Anyone with strong interests in dada or surrealism needs to chew on what this book has to offer because of its implications on how the histories of those movements have been told until now. But as mapped out by poet and radical labor historian Franklin Rosemont, Vaché’s story is one that goes well beyond the historiographic squabbles of specialists. Like Rosemont’s Joe Hill: The IWW & the Makings of a Revolutionary Working-class Counterculture (2003), Jacques Vaché and the Roots of Surrealism is the delirious antithesis of the “definitive” biography crafted by some “just-the-facts, ma’am” tenured academic grind. Instead, Rosemont’s book is a wildly speculative and thoroughly entertaining free-association exploration of brilliantly dangerous ideas, the textual equivalent of some wonderfully strange late-night cab ride with a wryly philosophical taxi driver who insists on turning off the meter and taking you home along the scenic route. This is not to say that Rosemont’s research is sloppy–on the contrary, as in the Joe Hill book, he thoroughly exhausts all previous studies and diligently combs through primary sources with a cryptographic intensity. But Rosemont draws blood from the stones by paying the most attention to the things that no one will ever know about Vaché, the “interruptions, distractions, and gaps in Vaché’s hectic and even incoherent life,” as he says in the introduction.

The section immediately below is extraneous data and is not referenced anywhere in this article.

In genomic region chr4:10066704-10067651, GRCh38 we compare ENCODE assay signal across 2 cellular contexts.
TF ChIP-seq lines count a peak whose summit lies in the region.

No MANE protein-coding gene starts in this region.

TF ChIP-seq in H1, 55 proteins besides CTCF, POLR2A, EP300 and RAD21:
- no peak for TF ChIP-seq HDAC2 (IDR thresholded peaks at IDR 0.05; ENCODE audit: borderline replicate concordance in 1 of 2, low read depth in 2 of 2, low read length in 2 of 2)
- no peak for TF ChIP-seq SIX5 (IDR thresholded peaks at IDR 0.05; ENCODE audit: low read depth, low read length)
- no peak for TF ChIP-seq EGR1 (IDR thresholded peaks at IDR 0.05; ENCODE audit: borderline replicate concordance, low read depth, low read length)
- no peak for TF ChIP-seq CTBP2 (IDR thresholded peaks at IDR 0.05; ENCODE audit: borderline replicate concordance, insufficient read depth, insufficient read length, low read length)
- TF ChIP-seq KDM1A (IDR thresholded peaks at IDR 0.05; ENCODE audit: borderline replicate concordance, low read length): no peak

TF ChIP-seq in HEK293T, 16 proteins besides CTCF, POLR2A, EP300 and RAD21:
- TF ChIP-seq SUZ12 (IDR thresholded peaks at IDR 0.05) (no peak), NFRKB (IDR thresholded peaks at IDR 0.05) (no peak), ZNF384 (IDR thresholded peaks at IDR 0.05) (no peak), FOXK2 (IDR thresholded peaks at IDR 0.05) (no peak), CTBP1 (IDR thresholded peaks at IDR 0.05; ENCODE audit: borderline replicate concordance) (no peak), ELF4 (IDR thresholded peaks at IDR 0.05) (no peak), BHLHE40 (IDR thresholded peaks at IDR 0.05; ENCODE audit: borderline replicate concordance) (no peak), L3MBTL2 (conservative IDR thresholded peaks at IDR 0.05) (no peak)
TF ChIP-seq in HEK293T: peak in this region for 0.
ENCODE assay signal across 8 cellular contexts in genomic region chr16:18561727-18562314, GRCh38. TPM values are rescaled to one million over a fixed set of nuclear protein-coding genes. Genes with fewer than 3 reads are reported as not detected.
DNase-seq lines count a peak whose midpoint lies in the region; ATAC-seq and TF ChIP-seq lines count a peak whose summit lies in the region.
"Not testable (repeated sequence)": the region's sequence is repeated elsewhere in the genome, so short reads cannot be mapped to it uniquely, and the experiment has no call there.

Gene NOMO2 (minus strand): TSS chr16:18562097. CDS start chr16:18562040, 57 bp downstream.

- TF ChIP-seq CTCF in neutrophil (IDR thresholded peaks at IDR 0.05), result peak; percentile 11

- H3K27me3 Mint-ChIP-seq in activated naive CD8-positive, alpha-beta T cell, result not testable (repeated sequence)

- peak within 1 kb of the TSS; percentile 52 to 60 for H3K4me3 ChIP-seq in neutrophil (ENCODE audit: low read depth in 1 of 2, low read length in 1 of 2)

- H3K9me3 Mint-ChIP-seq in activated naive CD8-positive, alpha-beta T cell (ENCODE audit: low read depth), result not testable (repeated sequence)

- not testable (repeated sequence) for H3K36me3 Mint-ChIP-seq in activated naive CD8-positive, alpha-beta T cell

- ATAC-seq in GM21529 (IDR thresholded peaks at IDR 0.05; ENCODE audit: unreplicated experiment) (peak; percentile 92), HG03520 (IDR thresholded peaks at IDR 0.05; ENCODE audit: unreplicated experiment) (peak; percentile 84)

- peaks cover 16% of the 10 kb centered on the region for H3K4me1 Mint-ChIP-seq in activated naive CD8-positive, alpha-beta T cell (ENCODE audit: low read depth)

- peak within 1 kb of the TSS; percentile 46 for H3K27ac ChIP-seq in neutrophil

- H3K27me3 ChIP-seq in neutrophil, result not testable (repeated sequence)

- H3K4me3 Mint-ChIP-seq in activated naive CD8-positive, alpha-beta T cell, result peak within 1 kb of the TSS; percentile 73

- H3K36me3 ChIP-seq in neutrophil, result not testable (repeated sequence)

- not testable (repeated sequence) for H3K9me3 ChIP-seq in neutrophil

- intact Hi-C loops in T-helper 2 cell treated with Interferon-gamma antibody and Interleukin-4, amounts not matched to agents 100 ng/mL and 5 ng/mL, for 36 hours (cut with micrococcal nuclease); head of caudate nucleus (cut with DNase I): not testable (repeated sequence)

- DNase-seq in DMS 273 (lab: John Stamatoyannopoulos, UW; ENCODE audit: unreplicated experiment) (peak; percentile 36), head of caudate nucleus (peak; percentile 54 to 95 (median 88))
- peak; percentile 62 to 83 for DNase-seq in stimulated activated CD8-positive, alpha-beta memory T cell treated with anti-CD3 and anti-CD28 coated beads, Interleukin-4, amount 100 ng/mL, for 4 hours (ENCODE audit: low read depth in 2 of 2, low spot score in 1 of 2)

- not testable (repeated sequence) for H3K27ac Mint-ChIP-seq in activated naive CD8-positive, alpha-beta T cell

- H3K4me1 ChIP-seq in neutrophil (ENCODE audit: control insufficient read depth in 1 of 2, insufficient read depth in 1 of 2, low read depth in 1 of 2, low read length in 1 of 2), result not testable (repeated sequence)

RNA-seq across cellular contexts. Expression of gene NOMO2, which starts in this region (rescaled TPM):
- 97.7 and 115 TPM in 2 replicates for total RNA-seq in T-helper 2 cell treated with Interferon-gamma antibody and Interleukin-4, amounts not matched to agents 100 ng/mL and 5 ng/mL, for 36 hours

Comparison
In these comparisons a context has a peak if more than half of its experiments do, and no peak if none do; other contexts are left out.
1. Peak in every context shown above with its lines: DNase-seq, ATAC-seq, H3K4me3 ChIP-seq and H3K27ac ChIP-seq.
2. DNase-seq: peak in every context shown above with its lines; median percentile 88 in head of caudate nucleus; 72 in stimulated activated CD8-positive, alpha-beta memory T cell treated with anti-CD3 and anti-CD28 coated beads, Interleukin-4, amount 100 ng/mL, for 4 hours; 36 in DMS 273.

As Rosemont argues, there’s an eloquent, elegant rationale to Vaché’s incoherence (the surrealist poet André Breton called it “diligent disservice”) that continues to appeal to rebels and resisters among us today, especially in resistance to the nonstop noises of war and the State. During the worst moments of combat, Vaché the conscripted soldier effortlessly ignored the war effort by maintaining what he himself described as a “comatose apathy,” a “total indifference and a quiet lack of seriousness with which I like to adorn very official matters.” For example, while drifting between work with the French, British, Australian, and US armies, Vaché collected cast-offs from a variety of uniforms from a variety of armed services branches and a variety of ranks, including those of opposing forces. From these rags he fashioned a dandy’s disguise that subverted the singular function of the uniform (identification) by hand-making an outfit that obscured rank, branch, job and even a general allegiance to either the Allies or the Central Powers (Situationist Guy Debord saw Vaché’s drag show as a “psychogeographical” statement; Rosemont amusingly calls it “trick-or-treat treason”).